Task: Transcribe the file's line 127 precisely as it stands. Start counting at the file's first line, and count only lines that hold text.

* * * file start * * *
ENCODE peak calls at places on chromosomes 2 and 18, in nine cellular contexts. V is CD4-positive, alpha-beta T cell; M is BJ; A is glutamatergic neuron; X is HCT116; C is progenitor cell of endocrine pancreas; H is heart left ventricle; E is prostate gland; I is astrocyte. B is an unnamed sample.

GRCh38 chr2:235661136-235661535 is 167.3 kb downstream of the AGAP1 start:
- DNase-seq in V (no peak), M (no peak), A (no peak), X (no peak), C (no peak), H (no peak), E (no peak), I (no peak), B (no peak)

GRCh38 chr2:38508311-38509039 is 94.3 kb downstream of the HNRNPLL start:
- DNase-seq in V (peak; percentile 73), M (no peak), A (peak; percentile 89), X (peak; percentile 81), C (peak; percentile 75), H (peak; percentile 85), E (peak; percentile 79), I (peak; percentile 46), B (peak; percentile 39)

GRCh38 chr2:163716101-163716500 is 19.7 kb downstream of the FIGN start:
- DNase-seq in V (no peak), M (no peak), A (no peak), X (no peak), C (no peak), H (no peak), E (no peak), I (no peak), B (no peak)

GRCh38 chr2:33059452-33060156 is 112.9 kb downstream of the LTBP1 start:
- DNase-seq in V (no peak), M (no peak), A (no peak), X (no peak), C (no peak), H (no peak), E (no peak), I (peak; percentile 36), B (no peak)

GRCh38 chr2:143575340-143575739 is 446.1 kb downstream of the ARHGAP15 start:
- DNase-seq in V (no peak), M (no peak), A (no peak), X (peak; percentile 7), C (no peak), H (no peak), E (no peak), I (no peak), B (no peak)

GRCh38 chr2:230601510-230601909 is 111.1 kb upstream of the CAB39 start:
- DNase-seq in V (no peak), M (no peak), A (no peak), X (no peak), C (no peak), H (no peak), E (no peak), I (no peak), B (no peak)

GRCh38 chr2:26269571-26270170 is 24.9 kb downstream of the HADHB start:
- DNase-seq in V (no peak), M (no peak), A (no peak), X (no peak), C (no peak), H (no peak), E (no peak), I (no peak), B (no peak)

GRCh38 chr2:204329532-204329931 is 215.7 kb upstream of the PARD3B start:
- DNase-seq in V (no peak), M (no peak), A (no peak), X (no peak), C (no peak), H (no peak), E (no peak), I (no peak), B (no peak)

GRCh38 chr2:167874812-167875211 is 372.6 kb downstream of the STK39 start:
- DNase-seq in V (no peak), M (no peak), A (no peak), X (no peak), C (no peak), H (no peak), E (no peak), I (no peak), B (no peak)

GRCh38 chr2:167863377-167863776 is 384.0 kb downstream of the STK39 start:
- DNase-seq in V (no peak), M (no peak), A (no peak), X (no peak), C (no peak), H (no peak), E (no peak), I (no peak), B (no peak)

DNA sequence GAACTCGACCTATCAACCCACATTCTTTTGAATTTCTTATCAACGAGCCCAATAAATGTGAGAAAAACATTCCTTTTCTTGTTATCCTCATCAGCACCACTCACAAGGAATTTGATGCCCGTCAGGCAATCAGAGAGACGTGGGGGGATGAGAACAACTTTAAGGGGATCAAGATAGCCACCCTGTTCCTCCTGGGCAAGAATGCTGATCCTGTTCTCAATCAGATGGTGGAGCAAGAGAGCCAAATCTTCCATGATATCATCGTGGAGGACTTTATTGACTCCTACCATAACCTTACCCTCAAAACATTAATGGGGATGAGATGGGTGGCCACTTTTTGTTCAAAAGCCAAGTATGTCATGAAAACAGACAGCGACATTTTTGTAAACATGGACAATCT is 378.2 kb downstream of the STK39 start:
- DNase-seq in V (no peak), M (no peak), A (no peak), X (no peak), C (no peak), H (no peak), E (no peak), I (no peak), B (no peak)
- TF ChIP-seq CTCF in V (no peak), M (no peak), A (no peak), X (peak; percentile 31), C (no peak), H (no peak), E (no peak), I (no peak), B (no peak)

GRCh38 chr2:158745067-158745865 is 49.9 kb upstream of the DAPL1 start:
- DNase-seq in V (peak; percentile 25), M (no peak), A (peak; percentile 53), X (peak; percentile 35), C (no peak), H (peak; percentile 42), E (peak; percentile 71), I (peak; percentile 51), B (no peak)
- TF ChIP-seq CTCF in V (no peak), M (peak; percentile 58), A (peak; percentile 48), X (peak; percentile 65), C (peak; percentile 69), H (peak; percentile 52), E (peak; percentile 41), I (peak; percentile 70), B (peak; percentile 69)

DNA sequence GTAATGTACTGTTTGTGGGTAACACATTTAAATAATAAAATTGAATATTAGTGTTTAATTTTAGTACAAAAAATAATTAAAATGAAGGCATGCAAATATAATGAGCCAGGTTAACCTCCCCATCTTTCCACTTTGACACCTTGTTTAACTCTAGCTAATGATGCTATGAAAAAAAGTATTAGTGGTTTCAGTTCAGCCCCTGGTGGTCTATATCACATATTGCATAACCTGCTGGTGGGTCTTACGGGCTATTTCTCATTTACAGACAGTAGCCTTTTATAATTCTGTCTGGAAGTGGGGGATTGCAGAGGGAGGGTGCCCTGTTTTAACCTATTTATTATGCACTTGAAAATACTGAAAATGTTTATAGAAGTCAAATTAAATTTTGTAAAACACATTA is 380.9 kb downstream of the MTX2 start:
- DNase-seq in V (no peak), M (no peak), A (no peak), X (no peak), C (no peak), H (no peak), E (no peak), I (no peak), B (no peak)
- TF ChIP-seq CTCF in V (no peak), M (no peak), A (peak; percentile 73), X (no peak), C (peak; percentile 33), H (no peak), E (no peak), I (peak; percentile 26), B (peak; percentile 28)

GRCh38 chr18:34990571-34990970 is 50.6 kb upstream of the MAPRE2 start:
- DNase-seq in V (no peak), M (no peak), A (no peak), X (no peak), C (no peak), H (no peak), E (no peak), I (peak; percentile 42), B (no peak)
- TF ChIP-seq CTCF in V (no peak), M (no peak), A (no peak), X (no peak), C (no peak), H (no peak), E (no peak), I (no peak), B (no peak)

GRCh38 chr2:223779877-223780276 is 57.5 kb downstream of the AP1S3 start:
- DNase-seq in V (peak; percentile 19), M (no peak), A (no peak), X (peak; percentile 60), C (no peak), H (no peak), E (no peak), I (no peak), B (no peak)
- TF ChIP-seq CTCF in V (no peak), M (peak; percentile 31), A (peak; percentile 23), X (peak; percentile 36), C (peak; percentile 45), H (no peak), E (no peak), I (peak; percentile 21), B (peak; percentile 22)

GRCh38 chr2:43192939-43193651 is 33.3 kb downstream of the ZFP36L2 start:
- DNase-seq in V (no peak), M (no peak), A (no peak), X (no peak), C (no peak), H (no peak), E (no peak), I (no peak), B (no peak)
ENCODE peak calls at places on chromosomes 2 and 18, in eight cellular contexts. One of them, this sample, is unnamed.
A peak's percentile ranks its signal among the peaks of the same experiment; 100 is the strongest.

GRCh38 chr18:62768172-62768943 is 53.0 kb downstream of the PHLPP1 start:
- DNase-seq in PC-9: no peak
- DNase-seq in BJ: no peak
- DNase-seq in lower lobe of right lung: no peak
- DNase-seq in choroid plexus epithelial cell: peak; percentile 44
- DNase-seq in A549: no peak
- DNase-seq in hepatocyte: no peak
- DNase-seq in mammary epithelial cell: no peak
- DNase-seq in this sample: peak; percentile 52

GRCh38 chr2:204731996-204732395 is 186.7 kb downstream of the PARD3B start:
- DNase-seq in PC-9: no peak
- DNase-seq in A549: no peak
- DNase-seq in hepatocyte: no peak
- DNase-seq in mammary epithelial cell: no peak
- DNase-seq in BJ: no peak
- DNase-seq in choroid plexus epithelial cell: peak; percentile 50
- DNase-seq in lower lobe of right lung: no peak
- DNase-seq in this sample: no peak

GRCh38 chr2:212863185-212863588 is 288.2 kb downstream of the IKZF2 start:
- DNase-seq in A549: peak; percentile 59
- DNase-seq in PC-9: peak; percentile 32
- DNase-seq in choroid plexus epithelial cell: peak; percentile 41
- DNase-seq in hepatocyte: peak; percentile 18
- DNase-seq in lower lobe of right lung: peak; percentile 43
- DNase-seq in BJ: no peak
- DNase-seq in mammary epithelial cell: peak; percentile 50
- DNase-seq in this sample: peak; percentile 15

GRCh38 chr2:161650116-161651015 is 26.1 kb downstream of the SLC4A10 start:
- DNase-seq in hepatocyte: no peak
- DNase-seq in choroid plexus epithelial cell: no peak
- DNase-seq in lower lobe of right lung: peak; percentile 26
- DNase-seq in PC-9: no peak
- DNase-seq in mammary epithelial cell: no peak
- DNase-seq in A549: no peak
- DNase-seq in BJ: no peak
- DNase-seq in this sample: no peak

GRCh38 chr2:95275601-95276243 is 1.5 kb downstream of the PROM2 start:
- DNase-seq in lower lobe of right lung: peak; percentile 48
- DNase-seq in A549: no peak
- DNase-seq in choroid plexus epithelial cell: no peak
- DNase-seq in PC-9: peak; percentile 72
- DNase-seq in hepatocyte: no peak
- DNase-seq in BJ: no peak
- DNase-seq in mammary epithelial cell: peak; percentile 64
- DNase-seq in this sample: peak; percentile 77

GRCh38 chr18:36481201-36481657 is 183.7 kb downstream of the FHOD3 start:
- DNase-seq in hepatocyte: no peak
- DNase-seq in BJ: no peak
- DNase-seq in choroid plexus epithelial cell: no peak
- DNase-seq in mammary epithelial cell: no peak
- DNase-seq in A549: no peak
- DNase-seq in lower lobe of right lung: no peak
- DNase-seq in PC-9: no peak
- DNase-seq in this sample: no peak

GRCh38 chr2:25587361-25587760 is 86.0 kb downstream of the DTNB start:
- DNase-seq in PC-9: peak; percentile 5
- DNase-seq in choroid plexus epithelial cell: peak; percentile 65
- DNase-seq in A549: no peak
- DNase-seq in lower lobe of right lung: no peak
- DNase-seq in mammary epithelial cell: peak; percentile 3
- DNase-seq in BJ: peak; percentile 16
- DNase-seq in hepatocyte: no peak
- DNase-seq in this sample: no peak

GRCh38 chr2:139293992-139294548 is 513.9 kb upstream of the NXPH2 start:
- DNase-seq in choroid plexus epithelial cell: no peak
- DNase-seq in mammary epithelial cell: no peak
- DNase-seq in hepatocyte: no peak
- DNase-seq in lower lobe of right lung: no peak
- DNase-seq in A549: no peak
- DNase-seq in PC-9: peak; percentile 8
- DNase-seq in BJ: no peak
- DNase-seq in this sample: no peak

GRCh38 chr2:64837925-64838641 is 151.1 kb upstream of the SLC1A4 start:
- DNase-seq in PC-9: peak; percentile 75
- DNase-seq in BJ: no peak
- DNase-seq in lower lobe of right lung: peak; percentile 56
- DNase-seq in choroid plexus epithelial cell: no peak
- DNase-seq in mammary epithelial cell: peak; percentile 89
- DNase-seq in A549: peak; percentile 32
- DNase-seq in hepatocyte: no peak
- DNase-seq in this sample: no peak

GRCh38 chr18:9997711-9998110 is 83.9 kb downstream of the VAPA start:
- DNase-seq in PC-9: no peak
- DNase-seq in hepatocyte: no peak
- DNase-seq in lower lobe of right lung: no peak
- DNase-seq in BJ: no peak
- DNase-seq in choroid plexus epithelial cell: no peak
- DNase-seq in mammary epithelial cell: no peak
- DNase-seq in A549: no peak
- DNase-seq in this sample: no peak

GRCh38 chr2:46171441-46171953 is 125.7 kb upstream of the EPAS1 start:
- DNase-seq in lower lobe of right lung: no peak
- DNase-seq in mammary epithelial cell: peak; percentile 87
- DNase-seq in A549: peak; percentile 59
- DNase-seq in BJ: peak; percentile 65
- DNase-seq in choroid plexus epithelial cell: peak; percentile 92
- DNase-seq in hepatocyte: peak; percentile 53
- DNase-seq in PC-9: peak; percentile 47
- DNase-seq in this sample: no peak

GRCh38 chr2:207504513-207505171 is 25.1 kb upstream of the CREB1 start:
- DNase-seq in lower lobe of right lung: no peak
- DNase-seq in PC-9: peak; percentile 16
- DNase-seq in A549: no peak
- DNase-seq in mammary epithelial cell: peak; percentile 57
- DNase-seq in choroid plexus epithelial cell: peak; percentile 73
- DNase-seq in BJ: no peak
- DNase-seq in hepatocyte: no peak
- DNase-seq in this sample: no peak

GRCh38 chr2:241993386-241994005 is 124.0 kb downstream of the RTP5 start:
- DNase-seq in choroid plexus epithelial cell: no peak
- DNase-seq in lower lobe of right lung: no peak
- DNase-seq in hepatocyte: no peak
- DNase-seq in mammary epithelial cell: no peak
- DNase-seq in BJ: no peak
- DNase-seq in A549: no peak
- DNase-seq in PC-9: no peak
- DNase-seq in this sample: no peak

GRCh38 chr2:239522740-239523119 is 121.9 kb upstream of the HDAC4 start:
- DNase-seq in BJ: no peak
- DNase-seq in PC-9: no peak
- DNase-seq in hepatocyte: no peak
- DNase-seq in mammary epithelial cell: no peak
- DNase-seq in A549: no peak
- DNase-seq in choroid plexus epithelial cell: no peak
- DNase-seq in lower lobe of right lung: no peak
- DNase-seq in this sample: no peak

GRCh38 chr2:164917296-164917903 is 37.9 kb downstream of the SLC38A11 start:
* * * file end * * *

- DNase-seq in choroid plexus epithelial cell: no peak